The best cenotes are in Tulum Mexico, a town in the Yucatán Peninsula of Mexico. This beautiful town will amaze you with culture and incredible must-see cenotes. Located along the Caribbean coastline you can escape to a tropical paradise, perfectly situated in the history-rich town.
Cenotes are freshwater-filled Mexican sinkholes. The word Cenote is of Mayan descent originally called dzonot or ts'onot, which means well. There are over 3,000 unique cenotes throughout the Yucatan peninsula, these are the 6 best cenotes in Tulum.
There were 6 travelers in our group and four of them were certified divers. While they dived at all the cenotes, Manny & I would explore them in a completely different way. We went snorkeling around the surface! There wasn't a ton of fish to see, but the rock formations above and below the surface were incredible.
As with most cenotes, Casa Cenote offered scuba diving and snorkeling. But what the others didn't have, this cenote did! This time as the diving crew submerged below the water, I kayaked! It was great because the water is crystal clear and following them was easy. We all were able to see a gator in the water just a few ft away, I have never been more thankful for being above the water.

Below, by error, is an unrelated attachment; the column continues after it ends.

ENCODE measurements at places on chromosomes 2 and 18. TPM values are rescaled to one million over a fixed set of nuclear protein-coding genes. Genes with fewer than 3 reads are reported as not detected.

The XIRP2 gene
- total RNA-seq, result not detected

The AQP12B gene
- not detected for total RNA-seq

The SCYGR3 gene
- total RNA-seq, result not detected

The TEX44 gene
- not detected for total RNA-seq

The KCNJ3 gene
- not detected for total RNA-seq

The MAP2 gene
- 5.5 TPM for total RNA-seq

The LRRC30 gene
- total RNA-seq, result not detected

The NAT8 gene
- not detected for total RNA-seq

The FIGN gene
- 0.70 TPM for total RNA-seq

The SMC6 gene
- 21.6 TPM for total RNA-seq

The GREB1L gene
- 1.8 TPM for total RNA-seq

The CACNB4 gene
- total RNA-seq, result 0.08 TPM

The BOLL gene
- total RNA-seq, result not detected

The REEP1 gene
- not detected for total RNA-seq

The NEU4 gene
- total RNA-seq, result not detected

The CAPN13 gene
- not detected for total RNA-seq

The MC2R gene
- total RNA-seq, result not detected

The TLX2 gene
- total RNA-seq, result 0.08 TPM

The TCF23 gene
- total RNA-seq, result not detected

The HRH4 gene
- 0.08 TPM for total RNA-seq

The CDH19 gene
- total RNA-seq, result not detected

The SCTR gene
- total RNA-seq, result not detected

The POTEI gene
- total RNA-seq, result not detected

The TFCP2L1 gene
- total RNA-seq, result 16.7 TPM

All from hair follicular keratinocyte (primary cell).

Located a short drive from Tulum this popular cenote will amaze you. Contrary to it's name, the Gran cenote is actually several cenotes connected by wooden walkways. The water is crystal clear and colorful! To keep it that way, they require everyone to rinse off in an outdoor shower before entering the cenote. This is a great family spot, as there are lots of green spaces and picnic areas.
For $100 pesos you can zipline yourself into this adventurous cenote until your heart's content. Xunaan-Ha cenote is located down a long bumpy dirt road in the small town of Chemuyil, just a short drive from Tulum or Playa Del Carmen. This cenote is not as crowded as the more popular surrounding cenotes such as the Grand.
The last and final dive the travel crew did was in the car wash cenote. We asked where the name came from… and it is exactly as it sounds. Due to its close proximity to the roadway- this cenote was once used to wash the local's cars!
Swim at your own risk. If you are not a strong swimmer, it is recommended that you rent a life vest if available.
Mexican dive laws don't necessarily align with other country's laws. Some cenote dives can be dangerous for inexperienced divers- dive your experience level, and if you feel you can't dive, opt for snorkeling or swimming instead, as I did!
Do not wear sunscreen or insect repellant in the cenotes; the chemicals are damaging to aquatic life
Bring cash to cover the entrance fees
Most cenotes are remotely located and can be difficult to get to. When you arrive, some may have limited or no concessions for food/drink so plan accordingly
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